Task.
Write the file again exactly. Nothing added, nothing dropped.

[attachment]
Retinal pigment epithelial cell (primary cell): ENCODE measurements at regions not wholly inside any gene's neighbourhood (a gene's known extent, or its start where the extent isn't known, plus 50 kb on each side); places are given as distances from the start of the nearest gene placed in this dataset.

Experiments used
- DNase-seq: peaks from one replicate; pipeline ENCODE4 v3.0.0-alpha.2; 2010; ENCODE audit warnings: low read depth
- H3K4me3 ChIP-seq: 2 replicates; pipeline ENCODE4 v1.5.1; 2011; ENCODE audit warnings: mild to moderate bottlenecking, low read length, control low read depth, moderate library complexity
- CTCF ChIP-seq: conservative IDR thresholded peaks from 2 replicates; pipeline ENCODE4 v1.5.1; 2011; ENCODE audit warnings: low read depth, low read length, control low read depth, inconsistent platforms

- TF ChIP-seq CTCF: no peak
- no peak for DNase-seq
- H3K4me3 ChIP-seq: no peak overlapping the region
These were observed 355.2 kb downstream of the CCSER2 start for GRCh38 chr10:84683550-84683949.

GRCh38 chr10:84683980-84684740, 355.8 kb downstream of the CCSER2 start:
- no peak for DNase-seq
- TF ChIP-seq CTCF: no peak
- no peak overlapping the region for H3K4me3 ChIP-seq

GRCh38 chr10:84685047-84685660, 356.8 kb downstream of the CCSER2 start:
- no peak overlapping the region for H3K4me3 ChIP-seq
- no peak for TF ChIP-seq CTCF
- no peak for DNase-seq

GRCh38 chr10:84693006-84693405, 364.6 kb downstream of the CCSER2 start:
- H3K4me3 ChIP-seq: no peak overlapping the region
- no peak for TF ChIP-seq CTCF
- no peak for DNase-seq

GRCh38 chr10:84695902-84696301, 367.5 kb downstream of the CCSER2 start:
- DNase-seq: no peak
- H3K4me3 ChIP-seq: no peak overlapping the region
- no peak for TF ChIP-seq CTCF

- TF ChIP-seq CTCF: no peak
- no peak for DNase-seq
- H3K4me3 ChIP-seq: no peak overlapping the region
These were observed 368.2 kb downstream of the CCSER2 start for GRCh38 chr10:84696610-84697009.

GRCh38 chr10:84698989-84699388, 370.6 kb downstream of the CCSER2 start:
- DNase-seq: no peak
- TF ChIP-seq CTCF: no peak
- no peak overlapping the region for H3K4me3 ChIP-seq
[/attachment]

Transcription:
Retinal pigment epithelial cell (primary cell): ENCODE measurements at regions not wholly inside any gene's neighbourhood (a gene's known extent, or its start where the extent isn't known, plus 50 kb on each side); places are given as distances from the start of the nearest gene placed in this dataset.

Experiments used
- DNase-seq: peaks from one replicate; pipeline ENCODE4 v3.0.0-alpha.2; 2010; ENCODE audit warnings: low read depth
- H3K4me3 ChIP-seq: 2 replicates; pipeline ENCODE4 v1.5.1; 2011; ENCODE audit warnings: mild to moderate bottlenecking, low read length, control low read depth, moderate library complexity
- CTCF ChIP-seq: conservative IDR thresholded peaks from 2 replicates; pipeline ENCODE4 v1.5.1; 2011; ENCODE audit warnings: low read depth, low read length, control low read depth, inconsistent platforms

- TF ChIP-seq CTCF: no peak
- no peak for DNase-seq
- H3K4me3 ChIP-seq: no peak overlapping the region
These were observed 355.2 kb downstream of the CCSER2 start for GRCh38 chr10:84683550-84683949.

GRCh38 chr10:84683980-84684740, 355.8 kb downstream of the CCSER2 start:
- no peak for DNase-seq
- TF ChIP-seq CTCF: no peak
- no peak overlapping the region for H3K4me3 ChIP-seq

GRCh38 chr10:84685047-84685660, 356.8 kb downstream of the CCSER2 start:
- no peak overlapping the region for H3K4me3 ChIP-seq
- no peak for TF ChIP-seq CTCF
- no peak for DNase-seq

GRCh38 chr10:84693006-84693405, 364.6 kb downstream of the CCSER2 start:
- H3K4me3 ChIP-seq: no peak overlapping the region
- no peak for TF ChIP-seq CTCF
- no peak for DNase-seq

GRCh38 chr10:84695902-84696301, 367.5 kb downstream of the CCSER2 start:
- DNase-seq: no peak
- H3K4me3 ChIP-seq: no peak overlapping the region
- no peak for TF ChIP-seq CTCF

- TF ChIP-seq CTCF: no peak
- no peak for DNase-seq
- H3K4me3 ChIP-seq: no peak overlapping the region
These were observed 368.2 kb downstream of the CCSER2 start for GRCh38 chr10:84696610-84697009.

GRCh38 chr10:84698989-84699388, 370.6 kb downstream of the CCSER2 start:
- DNase-seq: no peak
- TF ChIP-seq CTCF: no peak
- no peak overlapping the region for H3K4me3 ChIP-seq